EERE Network News
June 17, 2009
News and Events
DOE and the Western Governor's Association released a report on June 15 that identifies 37 "hubs" for renewable energy in the western United States, plus 17 in western Canada and in Baja California. The hubs could yield nearly 200,000 megawatts of renewable power, and DOE and other federal agencies will strive to help make that happen.
DOE is offering $240 million in funds from the American Recovery and Reinvestment Act to support efforts to build more fuel-efficient heavy-duty trucks, as well as more efficient engine and powertrain systems for passenger vehicles.
A team from Ohio State University has the winning design for electrifying a 2009 Saturn VUE to improve its fuel economy and cut its emissions. The team chose an extended-range electric vehicle design for its winning entry, beating out 16 other university teams. But now they have to actually build it.
The U.S. General Services Administration (GSA) ordered 14,105 fuel-efficient vehicles on June 1, bringing the total number of fuel-efficient vehicles purchased with Recovery Act funds to 17,205. That's about 400 fewer vehicles than expected, in part because the purchase included 600 additional hybrids.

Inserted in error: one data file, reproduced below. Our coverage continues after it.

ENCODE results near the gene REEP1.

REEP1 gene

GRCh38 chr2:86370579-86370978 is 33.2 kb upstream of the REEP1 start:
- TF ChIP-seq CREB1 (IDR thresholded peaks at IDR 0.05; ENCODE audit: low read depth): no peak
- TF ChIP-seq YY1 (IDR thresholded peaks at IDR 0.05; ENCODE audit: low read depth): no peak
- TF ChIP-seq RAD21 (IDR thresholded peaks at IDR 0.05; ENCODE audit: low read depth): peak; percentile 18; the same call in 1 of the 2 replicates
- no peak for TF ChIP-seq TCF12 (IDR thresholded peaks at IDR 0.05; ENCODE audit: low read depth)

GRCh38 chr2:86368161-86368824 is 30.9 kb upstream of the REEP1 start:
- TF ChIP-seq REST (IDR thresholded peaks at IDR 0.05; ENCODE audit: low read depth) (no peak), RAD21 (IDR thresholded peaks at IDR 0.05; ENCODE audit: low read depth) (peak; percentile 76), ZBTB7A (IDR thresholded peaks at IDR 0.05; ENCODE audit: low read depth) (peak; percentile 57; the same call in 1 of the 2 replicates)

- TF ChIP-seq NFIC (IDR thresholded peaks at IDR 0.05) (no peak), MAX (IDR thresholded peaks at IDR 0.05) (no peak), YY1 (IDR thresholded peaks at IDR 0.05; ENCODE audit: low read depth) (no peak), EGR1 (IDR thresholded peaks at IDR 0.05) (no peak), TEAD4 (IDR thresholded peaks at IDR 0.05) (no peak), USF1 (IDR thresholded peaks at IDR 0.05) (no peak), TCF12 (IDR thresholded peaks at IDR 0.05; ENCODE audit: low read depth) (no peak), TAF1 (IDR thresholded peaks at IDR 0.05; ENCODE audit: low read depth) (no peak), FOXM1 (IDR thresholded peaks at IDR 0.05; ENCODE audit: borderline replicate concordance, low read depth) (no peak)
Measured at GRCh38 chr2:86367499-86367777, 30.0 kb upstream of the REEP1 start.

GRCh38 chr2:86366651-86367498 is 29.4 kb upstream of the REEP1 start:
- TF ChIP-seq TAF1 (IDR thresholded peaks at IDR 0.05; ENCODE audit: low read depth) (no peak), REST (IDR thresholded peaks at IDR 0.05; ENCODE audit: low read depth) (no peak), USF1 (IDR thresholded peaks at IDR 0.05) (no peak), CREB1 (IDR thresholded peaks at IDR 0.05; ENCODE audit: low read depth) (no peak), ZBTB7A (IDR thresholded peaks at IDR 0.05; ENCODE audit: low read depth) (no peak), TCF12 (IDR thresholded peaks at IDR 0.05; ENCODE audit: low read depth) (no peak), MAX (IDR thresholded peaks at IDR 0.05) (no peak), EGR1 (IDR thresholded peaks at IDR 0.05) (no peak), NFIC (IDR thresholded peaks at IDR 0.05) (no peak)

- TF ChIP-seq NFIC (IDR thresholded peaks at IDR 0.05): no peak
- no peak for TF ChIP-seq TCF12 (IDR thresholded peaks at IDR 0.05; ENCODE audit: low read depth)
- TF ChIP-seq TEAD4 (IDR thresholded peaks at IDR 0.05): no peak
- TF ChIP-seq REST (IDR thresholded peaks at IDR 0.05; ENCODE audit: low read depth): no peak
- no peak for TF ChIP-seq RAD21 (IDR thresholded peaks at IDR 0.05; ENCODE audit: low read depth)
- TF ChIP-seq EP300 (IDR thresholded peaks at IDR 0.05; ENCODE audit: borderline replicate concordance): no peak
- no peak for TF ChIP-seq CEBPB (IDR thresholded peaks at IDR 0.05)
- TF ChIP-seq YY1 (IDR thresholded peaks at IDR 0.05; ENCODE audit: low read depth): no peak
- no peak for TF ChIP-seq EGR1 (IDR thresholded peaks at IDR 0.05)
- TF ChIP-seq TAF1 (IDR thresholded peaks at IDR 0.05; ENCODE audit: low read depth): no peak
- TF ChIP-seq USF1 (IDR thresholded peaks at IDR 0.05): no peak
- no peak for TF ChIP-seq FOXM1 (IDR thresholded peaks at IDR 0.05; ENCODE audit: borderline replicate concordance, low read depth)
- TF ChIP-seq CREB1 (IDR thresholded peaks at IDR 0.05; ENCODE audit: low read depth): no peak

DOE is awarding up to $22 million in Recovery Act funds to 24 projects that will aim to cut the costs of solar cells and modules. The agency will also offer up to $27 million to develop the nation's infrastructure for solar installation training, with $5 million coming from the Recovery Act.
The U.S. Department of Agriculture (USDA) has selected 23 biomass energy projects in 24 states to receive $49 million in funding from the American Recovery and Reinvestment Act. The USDA previously awarded Recovery Act funds to 110 forest thinning projects, of which at least 13 planned to convert some of the recovered biomass into energy.
A new interagency federal report finds that climate change is already having visible impacts in the United States and could threaten many sectors of the economy, including agriculture. A series of similar reports document the current global effects of climate change, including more than 300,000 deaths per year and economic losses of $125 billion per year.